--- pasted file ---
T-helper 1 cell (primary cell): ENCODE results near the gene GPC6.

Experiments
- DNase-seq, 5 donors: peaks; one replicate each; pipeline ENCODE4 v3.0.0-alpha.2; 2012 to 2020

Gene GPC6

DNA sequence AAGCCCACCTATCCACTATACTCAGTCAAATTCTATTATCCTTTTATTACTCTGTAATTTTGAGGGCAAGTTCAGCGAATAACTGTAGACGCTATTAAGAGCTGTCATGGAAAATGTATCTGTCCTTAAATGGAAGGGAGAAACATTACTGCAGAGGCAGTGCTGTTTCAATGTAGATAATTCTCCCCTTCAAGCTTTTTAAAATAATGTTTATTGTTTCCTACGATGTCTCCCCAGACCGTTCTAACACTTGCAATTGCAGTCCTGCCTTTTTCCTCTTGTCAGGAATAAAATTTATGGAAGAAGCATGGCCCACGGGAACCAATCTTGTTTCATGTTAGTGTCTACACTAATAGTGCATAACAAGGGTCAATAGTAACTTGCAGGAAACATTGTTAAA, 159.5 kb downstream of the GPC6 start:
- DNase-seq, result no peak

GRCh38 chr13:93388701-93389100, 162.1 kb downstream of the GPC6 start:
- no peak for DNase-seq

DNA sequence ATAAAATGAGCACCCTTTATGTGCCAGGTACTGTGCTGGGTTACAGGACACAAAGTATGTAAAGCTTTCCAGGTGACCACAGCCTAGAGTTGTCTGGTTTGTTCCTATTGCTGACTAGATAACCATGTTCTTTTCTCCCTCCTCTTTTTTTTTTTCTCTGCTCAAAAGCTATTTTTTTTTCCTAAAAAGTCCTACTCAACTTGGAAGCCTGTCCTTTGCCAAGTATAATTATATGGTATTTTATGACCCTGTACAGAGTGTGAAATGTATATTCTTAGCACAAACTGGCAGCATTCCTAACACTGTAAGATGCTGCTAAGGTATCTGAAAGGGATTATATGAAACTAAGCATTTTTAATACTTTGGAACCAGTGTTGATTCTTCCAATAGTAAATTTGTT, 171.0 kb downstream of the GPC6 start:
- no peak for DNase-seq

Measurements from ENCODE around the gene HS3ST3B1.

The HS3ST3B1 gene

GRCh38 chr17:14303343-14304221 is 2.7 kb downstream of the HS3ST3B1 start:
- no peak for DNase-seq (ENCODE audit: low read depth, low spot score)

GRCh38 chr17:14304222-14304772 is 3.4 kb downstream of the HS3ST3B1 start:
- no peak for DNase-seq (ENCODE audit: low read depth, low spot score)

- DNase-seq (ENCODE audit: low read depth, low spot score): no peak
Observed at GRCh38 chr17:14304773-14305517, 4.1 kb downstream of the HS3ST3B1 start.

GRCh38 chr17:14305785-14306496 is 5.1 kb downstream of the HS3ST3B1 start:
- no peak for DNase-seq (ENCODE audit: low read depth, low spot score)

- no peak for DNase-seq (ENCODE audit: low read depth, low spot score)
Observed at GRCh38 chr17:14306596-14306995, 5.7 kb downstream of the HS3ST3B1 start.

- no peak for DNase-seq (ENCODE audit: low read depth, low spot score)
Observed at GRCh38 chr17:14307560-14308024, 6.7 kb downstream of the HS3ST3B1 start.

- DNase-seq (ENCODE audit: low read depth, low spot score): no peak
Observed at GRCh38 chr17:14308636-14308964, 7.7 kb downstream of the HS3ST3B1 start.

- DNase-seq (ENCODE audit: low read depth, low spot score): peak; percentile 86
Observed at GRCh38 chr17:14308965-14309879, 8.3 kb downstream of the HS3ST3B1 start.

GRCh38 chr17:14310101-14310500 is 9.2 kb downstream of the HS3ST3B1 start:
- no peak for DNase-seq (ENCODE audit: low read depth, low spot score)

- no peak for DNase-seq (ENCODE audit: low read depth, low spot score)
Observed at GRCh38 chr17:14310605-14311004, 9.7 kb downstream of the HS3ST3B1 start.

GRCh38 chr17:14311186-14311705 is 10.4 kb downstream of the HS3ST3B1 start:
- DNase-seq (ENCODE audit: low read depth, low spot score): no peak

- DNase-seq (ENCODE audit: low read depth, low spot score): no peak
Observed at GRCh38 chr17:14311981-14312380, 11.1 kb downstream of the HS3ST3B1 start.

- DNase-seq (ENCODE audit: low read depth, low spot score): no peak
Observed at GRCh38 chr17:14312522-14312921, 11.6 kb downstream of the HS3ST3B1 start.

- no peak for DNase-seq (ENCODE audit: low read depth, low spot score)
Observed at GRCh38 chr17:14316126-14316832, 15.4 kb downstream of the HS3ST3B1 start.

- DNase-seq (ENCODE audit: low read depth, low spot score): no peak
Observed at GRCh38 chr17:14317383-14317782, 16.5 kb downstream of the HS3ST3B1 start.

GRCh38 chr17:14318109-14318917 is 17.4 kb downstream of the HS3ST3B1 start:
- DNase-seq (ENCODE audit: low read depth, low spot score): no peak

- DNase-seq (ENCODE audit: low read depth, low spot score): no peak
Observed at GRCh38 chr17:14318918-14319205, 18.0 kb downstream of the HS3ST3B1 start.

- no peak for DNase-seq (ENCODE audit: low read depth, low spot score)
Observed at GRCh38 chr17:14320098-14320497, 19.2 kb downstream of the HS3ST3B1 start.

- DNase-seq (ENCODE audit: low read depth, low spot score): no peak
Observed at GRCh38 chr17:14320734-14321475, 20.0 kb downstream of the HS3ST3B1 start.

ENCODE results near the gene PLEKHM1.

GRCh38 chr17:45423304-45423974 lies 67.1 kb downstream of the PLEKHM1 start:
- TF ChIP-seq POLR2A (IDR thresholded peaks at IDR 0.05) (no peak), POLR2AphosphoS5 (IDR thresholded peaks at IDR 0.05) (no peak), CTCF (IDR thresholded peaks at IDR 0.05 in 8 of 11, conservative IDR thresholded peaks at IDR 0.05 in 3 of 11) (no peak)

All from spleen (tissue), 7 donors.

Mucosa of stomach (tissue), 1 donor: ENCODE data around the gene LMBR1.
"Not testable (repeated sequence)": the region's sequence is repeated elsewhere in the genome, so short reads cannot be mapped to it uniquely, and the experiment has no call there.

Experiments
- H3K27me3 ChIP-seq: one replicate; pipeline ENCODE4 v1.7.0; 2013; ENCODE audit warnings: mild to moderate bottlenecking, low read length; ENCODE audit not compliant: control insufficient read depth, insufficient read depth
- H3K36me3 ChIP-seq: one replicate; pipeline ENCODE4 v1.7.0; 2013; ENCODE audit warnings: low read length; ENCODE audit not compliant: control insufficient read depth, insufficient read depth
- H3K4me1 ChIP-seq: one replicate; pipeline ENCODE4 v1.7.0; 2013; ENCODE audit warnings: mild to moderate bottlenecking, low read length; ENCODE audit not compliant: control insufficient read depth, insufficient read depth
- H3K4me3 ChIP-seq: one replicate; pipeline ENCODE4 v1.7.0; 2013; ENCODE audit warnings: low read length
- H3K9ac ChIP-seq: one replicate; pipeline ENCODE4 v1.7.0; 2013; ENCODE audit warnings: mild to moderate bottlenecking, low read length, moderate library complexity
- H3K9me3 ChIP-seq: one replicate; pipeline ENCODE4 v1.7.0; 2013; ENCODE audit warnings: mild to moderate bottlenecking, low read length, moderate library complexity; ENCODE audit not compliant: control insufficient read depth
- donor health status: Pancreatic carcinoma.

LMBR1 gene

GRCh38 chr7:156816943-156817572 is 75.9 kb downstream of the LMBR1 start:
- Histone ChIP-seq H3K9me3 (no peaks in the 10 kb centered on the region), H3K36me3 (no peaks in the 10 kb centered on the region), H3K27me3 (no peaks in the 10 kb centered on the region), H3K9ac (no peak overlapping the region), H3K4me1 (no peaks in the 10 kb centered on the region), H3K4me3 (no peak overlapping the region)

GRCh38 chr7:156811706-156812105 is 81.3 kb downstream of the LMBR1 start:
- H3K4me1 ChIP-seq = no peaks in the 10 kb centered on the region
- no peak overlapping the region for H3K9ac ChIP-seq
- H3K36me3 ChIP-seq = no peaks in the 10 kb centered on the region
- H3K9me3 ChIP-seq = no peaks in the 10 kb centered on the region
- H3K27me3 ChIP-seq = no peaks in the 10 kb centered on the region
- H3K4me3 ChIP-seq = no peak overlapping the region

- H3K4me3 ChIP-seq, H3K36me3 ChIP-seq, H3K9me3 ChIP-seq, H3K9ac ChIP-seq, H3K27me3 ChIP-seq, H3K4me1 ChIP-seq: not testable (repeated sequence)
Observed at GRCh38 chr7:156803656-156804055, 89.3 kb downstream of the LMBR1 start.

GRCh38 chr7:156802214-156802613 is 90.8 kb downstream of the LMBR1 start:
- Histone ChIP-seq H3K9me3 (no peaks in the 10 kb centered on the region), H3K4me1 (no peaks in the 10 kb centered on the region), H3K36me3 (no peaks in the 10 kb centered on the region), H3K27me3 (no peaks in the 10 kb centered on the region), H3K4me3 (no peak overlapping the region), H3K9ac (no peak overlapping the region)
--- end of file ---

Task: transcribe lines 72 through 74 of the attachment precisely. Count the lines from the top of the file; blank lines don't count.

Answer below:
- H3K9me3 ChIP-seq = no peaks in the 10 kb centered on the region
- H3K27me3 ChIP-seq = no peaks in the 10 kb centered on the region
- H3K4me3 ChIP-seq = no peak overlapping the region